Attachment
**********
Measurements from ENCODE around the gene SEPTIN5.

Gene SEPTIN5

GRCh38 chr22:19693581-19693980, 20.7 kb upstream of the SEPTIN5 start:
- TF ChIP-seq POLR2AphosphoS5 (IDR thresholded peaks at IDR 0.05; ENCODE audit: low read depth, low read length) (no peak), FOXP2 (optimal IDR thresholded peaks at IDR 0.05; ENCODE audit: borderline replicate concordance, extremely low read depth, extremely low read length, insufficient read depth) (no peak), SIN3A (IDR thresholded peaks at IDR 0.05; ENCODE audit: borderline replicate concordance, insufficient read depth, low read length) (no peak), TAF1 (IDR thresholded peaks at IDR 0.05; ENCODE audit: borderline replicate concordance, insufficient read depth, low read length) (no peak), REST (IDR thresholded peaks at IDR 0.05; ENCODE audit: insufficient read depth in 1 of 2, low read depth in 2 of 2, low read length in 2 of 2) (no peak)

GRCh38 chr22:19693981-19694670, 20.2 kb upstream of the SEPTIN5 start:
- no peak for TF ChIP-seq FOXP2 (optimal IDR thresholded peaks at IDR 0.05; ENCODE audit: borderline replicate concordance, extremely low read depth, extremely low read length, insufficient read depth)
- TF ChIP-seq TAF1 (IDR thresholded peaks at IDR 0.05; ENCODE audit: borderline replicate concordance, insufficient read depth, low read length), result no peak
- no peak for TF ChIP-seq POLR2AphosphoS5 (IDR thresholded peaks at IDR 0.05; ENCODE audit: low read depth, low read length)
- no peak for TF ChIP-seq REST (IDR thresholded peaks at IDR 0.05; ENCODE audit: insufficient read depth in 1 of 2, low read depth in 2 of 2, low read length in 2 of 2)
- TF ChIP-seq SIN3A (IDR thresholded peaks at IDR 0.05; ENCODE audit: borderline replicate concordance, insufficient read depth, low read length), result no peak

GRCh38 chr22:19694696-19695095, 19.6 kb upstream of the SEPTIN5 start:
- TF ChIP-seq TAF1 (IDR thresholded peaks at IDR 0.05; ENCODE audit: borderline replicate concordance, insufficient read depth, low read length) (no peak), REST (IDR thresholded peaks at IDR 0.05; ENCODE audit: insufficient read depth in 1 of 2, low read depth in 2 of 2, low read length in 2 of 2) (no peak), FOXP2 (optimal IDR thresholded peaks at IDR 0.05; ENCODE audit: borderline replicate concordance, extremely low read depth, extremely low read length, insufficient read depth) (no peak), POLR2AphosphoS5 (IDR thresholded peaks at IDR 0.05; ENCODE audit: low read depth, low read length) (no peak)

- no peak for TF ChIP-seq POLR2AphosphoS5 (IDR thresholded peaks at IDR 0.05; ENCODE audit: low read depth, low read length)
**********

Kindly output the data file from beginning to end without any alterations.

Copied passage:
Measurements from ENCODE around the gene SEPTIN5.

Gene SEPTIN5

GRCh38 chr22:19693581-19693980, 20.7 kb upstream of the SEPTIN5 start:
- TF ChIP-seq POLR2AphosphoS5 (IDR thresholded peaks at IDR 0.05; ENCODE audit: low read depth, low read length) (no peak), FOXP2 (optimal IDR thresholded peaks at IDR 0.05; ENCODE audit: borderline replicate concordance, extremely low read depth, extremely low read length, insufficient read depth) (no peak), SIN3A (IDR thresholded peaks at IDR 0.05; ENCODE audit: borderline replicate concordance, insufficient read depth, low read length) (no peak), TAF1 (IDR thresholded peaks at IDR 0.05; ENCODE audit: borderline replicate concordance, insufficient read depth, low read length) (no peak), REST (IDR thresholded peaks at IDR 0.05; ENCODE audit: insufficient read depth in 1 of 2, low read depth in 2 of 2, low read length in 2 of 2) (no peak)

GRCh38 chr22:19693981-19694670, 20.2 kb upstream of the SEPTIN5 start:
- no peak for TF ChIP-seq FOXP2 (optimal IDR thresholded peaks at IDR 0.05; ENCODE audit: borderline replicate concordance, extremely low read depth, extremely low read length, insufficient read depth)
- TF ChIP-seq TAF1 (IDR thresholded peaks at IDR 0.05; ENCODE audit: borderline replicate concordance, insufficient read depth, low read length), result no peak
- no peak for TF ChIP-seq POLR2AphosphoS5 (IDR thresholded peaks at IDR 0.05; ENCODE audit: low read depth, low read length)
- no peak for TF ChIP-seq REST (IDR thresholded peaks at IDR 0.05; ENCODE audit: insufficient read depth in 1 of 2, low read depth in 2 of 2, low read length in 2 of 2)
- TF ChIP-seq SIN3A (IDR thresholded peaks at IDR 0.05; ENCODE audit: borderline replicate concordance, insufficient read depth, low read length), result no peak

GRCh38 chr22:19694696-19695095, 19.6 kb upstream of the SEPTIN5 start:
- TF ChIP-seq TAF1 (IDR thresholded peaks at IDR 0.05; ENCODE audit: borderline replicate concordance, insufficient read depth, low read length) (no peak), REST (IDR thresholded peaks at IDR 0.05; ENCODE audit: insufficient read depth in 1 of 2, low read depth in 2 of 2, low read length in 2 of 2) (no peak), FOXP2 (optimal IDR thresholded peaks at IDR 0.05; ENCODE audit: borderline replicate concordance, extremely low read depth, extremely low read length, insufficient read depth) (no peak), POLR2AphosphoS5 (IDR thresholded peaks at IDR 0.05; ENCODE audit: low read depth, low read length) (no peak)

- no peak for TF ChIP-seq POLR2AphosphoS5 (IDR thresholded peaks at IDR 0.05; ENCODE audit: low read depth, low read length)